- Anderson Valley
- Mendocino County
by Jessica Ehlers, July 11, 2012
Songs of heartbreak are flowing from down the hall. Why is it the heartbreak of youth seems so much more devastating than the heartbreaks we have subsequently? You remember being a heartbroken teenager. Don’t pretend you don’t.
Have I mentioned how hard it is being a mom? I know, right. I am full of thoughts today that have never occurred to you. Being a mother lately (for me) seems to be largely about having the capacity to say, “No.” It doesn’t make you cool in the eyes of your kids, though. Remember the kids who had cool parents in high school? Those are the one’s who’re now running mom and dad’s weed patch because their parents are in jail. I am overstating things as usual. Not all kids who get to eat Lucky Charms with Chocolate Milk are bad. To the contrary.
The point is that from the time they are born, kids are hell-bent on self-destruction. We do all we can to protect them with special latches, knee pads, fancy devices that proclaim they will keep them safe. As they get older, maybe not even that much older, they buck at this. They don’t like the taste of the bit in their mouth. More and more, they push all that stuff- and you, away. When my son was age one, he used to push my hand out of the way as I tried to assist, saying “Seff, seff!” (Which of course translated to “Self.”)
As they ripen in age, this willingness to push the boundaries of gravity and human capacity continue. Surely, certain kids have certain leanings. Some never stop moving and bounce about. Some wait to move and when they finally do, it is with full impact. As parents, we try to anticipate these potential moves and yet there is only so much padding we can cover the house in. They are bound to find that one patch of unprotected space.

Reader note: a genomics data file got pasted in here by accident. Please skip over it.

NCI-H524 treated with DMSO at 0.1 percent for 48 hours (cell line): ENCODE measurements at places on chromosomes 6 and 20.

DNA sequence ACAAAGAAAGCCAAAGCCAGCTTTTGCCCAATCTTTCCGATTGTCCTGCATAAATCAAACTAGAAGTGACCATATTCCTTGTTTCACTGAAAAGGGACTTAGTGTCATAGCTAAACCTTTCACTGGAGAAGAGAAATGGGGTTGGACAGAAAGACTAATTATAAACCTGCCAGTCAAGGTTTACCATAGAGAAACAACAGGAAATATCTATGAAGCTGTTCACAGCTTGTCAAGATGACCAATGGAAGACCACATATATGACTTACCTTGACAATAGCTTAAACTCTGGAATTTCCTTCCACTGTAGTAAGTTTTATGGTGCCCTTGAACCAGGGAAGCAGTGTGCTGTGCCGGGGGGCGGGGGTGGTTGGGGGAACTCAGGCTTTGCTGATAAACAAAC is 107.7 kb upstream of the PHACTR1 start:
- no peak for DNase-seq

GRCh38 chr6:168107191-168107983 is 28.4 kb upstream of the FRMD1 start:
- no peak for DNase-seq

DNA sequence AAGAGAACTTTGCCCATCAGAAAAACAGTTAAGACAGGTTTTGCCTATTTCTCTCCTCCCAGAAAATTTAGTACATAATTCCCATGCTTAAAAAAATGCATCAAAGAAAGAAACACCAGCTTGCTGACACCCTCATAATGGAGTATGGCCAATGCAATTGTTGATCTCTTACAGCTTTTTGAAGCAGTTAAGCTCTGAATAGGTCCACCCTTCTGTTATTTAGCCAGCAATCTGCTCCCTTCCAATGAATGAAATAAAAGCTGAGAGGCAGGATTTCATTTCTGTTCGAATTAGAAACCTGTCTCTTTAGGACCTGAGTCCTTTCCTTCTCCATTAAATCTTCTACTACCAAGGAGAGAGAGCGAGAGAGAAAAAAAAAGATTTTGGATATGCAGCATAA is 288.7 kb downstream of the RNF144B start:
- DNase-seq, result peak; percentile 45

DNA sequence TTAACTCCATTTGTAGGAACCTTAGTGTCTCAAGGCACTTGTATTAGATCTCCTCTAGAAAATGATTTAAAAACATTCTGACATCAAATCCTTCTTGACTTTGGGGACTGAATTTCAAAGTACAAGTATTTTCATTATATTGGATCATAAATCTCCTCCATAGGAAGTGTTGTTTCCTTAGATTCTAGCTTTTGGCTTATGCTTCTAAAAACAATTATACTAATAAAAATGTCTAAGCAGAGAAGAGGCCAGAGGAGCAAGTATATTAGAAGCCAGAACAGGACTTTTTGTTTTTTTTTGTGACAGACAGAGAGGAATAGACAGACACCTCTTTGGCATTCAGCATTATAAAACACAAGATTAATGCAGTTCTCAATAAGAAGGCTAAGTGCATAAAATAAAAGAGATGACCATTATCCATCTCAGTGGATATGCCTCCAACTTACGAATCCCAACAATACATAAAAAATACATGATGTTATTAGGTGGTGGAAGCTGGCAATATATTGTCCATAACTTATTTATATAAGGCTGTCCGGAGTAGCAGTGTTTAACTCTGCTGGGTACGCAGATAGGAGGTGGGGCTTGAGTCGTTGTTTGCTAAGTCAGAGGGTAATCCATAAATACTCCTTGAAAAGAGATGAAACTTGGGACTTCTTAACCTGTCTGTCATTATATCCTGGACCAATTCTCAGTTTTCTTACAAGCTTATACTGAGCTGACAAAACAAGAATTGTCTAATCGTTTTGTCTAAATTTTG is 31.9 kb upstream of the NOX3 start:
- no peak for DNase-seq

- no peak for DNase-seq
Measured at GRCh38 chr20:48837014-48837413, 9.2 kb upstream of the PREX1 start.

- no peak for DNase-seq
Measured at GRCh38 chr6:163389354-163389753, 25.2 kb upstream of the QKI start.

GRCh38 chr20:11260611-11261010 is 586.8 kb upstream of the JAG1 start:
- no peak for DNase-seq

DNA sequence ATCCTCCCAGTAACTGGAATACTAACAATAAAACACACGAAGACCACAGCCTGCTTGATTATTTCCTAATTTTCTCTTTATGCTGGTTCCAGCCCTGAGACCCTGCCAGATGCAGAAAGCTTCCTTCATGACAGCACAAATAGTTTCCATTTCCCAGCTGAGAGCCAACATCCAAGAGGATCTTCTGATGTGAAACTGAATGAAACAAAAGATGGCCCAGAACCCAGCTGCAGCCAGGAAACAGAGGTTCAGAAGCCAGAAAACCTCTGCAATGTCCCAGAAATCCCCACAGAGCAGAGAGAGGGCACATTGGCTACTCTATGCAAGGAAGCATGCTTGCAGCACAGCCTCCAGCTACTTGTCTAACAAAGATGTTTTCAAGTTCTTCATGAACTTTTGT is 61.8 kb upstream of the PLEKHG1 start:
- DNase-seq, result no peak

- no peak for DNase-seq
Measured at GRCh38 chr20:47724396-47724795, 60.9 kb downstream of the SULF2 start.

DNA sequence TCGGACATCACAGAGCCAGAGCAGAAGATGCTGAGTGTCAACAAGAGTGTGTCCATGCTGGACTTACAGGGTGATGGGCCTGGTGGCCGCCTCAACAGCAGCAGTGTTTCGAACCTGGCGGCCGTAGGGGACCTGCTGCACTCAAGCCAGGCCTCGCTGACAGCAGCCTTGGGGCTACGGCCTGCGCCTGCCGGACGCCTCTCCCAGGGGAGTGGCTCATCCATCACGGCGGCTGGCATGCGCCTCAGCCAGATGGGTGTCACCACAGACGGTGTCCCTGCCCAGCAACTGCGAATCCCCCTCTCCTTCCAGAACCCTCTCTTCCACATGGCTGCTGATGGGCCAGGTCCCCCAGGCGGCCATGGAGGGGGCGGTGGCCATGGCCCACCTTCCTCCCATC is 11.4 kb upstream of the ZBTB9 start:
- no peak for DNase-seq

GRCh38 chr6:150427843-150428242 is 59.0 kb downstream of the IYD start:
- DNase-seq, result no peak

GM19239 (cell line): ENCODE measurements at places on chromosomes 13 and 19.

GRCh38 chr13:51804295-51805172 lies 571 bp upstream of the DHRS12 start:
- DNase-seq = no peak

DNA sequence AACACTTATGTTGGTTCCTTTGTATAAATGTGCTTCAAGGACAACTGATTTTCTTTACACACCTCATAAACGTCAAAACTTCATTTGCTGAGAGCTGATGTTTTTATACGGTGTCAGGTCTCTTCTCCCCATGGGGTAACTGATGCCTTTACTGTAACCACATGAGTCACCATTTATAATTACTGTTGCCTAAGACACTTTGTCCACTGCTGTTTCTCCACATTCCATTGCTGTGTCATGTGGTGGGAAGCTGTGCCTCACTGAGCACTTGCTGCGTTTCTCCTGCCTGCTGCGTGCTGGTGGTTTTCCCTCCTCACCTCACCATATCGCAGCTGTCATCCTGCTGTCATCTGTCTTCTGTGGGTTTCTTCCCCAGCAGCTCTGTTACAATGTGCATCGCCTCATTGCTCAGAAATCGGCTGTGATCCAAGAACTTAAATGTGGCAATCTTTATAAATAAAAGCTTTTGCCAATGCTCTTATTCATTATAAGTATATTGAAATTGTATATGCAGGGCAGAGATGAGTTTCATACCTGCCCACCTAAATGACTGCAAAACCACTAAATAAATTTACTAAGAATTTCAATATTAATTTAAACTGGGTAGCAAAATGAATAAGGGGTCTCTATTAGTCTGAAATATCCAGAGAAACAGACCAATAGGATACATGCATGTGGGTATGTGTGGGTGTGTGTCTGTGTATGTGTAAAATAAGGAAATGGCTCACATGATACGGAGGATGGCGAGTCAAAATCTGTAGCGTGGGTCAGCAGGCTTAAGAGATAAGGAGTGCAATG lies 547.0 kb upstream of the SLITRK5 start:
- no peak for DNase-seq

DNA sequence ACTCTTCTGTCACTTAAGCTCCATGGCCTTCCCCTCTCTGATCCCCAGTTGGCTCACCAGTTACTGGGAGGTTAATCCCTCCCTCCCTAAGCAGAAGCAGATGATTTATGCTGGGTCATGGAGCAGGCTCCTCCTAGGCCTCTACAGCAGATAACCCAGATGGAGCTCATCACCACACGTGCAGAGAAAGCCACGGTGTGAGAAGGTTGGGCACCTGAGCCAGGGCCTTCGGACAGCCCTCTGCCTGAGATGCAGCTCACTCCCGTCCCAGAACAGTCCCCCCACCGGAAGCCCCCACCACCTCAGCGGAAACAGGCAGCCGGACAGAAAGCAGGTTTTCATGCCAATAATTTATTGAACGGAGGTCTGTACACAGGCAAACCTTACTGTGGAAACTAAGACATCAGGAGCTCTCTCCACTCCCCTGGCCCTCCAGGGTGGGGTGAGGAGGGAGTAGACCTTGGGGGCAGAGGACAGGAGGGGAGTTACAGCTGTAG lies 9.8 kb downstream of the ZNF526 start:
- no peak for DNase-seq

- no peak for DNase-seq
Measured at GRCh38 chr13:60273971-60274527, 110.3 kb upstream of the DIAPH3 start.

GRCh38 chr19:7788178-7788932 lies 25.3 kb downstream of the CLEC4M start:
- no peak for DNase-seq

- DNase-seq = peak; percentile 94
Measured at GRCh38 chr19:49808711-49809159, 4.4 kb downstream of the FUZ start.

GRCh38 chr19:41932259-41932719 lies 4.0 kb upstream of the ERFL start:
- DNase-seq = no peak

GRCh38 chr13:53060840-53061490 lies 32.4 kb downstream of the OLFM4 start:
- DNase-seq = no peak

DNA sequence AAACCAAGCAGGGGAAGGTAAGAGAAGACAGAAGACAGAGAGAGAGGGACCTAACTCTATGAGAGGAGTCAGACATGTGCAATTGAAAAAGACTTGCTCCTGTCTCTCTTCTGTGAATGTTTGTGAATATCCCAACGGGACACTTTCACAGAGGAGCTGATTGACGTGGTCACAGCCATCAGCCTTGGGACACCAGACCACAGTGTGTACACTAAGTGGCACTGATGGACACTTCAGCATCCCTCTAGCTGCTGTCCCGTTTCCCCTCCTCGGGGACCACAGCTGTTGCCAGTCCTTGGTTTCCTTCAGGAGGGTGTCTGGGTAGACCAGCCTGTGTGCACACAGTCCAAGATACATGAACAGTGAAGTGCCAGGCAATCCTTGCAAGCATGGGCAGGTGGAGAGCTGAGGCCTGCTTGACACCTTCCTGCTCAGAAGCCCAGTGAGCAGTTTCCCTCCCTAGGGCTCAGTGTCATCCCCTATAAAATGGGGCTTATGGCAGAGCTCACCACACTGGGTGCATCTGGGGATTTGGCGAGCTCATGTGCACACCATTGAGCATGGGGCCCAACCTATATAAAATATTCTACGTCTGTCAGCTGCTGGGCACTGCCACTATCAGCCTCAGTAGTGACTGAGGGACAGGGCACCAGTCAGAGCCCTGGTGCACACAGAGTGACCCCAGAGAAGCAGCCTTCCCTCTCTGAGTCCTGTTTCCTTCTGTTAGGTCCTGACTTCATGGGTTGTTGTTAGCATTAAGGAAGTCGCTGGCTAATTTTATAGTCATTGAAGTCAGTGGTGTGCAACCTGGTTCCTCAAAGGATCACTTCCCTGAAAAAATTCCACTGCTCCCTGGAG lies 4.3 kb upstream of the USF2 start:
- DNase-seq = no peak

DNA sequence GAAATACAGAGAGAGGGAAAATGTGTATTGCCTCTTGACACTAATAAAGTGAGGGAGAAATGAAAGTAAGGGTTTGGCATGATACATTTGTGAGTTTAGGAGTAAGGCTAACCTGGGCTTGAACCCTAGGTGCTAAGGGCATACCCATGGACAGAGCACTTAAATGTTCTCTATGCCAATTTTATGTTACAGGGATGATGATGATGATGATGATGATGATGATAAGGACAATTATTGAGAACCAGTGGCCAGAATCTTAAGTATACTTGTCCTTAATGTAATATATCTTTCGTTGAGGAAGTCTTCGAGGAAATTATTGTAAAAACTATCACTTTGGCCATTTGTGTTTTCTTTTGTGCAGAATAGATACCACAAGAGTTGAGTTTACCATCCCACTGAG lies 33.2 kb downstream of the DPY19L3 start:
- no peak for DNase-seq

It has been one of those weeks where I feel like all I have done is say no. I haven’t made many friends with the kids whom I make sure get proper dental care, provide food and shelter for. I know it won’t always be like this. I know when they are grown they might say, “Hey, thanks for saying no to me sometimes and protecting me from things I couldn’t understand back then.” Maybe. It doesn’t really matter. I can’t in good conscience be the fun parent all the time. Never mind the mistake I made before the Fort Bragg Fireworks last Saturday when I let my kid eat six S’Mores. No one is perfect.
I like the idea of not having to be perfect but instead being a “good enough mother.” I am glad that theory is in place. I am grateful for the boundaries I got as a kid. Maybe in time, mine will appreciate the ones I have set up for them.
One can hope. In the meantime, here’s a cute picture of the little man’s T-ball team.